Wednesday, June 6, 2012

What I Know About Sunsets...

"At Evening's Bay"

Photographing in sunset light will always make you a better photographer. That is not disputed. That magic golden hour will challenge you, motivate you, excite you, and work you hard. Now that my little family is growing up, I'm finding I have more time for sunsets and I thought I'd share what this means in the camera and to a photographer for those of you just getting started working around sunsets or have been struggling with understanding it's rapidly changing light.

  1. You think you know your camera! Photographing at the pace it takes to catch all the different light in the sky from the setting sun means over time you'll be forced to instinctively know where everything is on your camera without checking. Obviously this frees you to concentrate on being creative and frees you to notice the light on your surroundings or subjects instead of fiddling with the camera. And this skill is needed in many types of photography. Just yesterday I photographed some rescued birds... I had to move quickly with them, and never once looked down at my dials and settings. And I believe your manual setting is the way to go. You'll have total control over what the camera records and forcing yourself to use it means you'll understand your camera that much faster, especially if you make a practice of reviewing your results.
  2. Your meter isn't always your best friend. Or at least that's what I always thought when shooting sunsets till I realized I just needed to understand it's function. And again, this really applies across the photography gamut. But the low light and direction you decide to photograph in during sunset can really mess with your meter. Facing the sun's light, no matter how low will mean straying from 0 on the meter... I find I need to bracket my exposures and have some underexposure so there's color in the brightest sections of the sky but loosing detail in shadow, then swinging the exposure the other way and overexposing to keep shadow areas a little brighter and allow the sky to be blown out slightly. I place them all in processing as layers and pull sections from each to blend the exposures. Even when I'm facing away from the sunset to catch light on certain subjects behind me, I may start at zero but have soon strayed from it into slight underexposure/overexposure to get drama in the colors, rich dark tones and highlights that don't disappear. Know whether you need matrix or spot metering too. Your meter probably won't sync up with your vision at this point and you need to understand how to make it work to your advantage.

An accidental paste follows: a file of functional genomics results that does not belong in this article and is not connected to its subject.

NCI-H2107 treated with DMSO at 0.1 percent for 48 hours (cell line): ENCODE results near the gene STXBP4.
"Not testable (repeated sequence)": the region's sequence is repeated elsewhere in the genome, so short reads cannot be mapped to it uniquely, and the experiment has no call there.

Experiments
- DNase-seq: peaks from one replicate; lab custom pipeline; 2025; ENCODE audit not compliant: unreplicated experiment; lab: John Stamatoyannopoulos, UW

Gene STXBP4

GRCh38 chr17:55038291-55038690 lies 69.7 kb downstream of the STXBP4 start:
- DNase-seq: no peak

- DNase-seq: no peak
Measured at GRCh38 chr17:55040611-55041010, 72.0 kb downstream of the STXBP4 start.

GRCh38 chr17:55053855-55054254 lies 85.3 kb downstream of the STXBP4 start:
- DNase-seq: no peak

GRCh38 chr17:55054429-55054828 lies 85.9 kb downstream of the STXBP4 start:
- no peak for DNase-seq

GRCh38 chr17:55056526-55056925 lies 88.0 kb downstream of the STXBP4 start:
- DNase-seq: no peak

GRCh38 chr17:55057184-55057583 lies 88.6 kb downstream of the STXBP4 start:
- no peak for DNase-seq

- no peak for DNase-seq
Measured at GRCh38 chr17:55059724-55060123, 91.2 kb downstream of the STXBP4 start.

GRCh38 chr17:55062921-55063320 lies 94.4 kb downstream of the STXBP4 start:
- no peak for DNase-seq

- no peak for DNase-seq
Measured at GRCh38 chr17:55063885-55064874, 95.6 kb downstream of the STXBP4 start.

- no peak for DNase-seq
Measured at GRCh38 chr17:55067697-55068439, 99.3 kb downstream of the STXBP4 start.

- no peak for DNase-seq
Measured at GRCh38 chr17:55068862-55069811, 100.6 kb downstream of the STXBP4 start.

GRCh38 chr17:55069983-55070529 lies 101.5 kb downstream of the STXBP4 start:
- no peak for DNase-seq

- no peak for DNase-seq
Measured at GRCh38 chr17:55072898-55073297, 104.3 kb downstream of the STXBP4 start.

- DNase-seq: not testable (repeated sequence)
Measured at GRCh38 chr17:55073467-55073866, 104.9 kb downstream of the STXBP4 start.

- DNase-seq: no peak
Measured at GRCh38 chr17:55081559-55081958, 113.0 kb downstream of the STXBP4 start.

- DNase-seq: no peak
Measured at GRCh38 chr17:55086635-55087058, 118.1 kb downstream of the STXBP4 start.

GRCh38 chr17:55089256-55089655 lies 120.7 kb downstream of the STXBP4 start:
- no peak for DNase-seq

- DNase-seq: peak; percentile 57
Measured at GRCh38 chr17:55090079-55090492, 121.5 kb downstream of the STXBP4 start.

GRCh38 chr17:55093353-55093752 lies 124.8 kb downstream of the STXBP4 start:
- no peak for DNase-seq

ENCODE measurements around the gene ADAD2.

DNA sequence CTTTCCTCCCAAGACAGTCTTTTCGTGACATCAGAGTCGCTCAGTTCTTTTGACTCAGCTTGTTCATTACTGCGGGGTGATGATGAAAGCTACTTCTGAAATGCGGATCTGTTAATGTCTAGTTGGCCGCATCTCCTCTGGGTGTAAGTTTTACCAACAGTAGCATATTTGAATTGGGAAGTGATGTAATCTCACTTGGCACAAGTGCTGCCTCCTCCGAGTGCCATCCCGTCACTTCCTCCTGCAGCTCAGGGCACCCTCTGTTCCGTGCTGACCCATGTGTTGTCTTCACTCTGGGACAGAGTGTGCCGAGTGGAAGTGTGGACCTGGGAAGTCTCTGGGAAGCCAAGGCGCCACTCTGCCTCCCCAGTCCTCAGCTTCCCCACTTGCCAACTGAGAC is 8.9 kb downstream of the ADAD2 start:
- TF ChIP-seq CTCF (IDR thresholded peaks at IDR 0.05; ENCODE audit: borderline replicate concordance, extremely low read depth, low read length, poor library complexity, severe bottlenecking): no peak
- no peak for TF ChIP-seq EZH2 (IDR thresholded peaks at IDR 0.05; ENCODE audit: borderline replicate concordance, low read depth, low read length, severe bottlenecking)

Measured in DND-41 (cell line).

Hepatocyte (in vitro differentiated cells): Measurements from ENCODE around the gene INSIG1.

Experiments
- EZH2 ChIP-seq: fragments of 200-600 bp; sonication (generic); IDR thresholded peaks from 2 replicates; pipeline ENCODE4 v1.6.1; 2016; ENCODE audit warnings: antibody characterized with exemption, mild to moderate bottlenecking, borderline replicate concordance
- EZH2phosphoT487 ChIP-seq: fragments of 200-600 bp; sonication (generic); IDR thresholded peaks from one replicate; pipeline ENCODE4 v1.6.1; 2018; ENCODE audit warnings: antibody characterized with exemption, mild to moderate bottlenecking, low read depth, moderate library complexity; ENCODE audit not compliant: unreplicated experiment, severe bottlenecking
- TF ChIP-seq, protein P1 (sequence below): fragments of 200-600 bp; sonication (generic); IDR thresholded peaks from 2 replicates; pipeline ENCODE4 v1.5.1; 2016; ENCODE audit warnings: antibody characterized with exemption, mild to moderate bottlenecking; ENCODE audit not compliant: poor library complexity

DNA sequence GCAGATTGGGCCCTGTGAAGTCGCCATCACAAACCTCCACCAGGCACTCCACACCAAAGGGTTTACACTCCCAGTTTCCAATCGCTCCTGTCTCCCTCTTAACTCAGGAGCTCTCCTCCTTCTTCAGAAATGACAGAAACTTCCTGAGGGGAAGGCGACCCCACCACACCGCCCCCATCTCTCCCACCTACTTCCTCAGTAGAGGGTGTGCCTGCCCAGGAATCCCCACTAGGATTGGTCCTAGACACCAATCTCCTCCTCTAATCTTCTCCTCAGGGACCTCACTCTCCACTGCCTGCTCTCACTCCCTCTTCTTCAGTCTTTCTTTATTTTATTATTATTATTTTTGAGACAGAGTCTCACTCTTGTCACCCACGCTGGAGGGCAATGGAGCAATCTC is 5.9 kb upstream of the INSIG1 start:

3. You can plan all you want, but be prepared to go with the flow! If you shoot outside for anything then you know this. The sky and the weather will do their own thing. And over extremely short periods of time. You can hop in your car with great bodies of clouds to filter the sun, then get to your destination 5 minutes later and by then the clouds have gone completely and a haze has set in. Or rain has begun. Or the Extreme Kite Flyers Association has taken over the location and the sky is filled with random shapes instead of the setting sun... in which case GET PHOTOGRAPHING. 
  4. Give your sensor enough time to get it all! Have a tripod please. Have a remote shutter release (or use your timer) for zero camera shake. And get comfortable with long exposures. All these things alone or together give you the means to get the beautiful light lingering in the sky... especially the light still there when the sun is gone.
  5. Know that some locations are more logical than others. We have a wonderful beach not far from our house, but I'll never really have the setting sun in those photos ever... simply because the shoreline faces east. What I can get on that shoreline is the glinting waves from the sun opposite, or the trees on the shore with a sunburst through them if I stand in the water a bit. Or sunrises... and sunrises are for another day. The location seen above however is one I frequent because no matter where I stand in it's open spaces I can get great light. Either the actual setting sun, or the light from it cast across the park and marina behind.
This is just skimming the surface, but for those who have been wanting to photograph a sunset it's about trial and error, and becoming familiar with your personal style, and knowing how to begin approaching the rapidly changing and beautiful light that is a sunset. And with anything, the more you do it, the better you become.

Thanks for the ramble! I know how many of you are beginners, and are frustrated with this topic... I hope this will allow you to dig further into this area of landscape photography.

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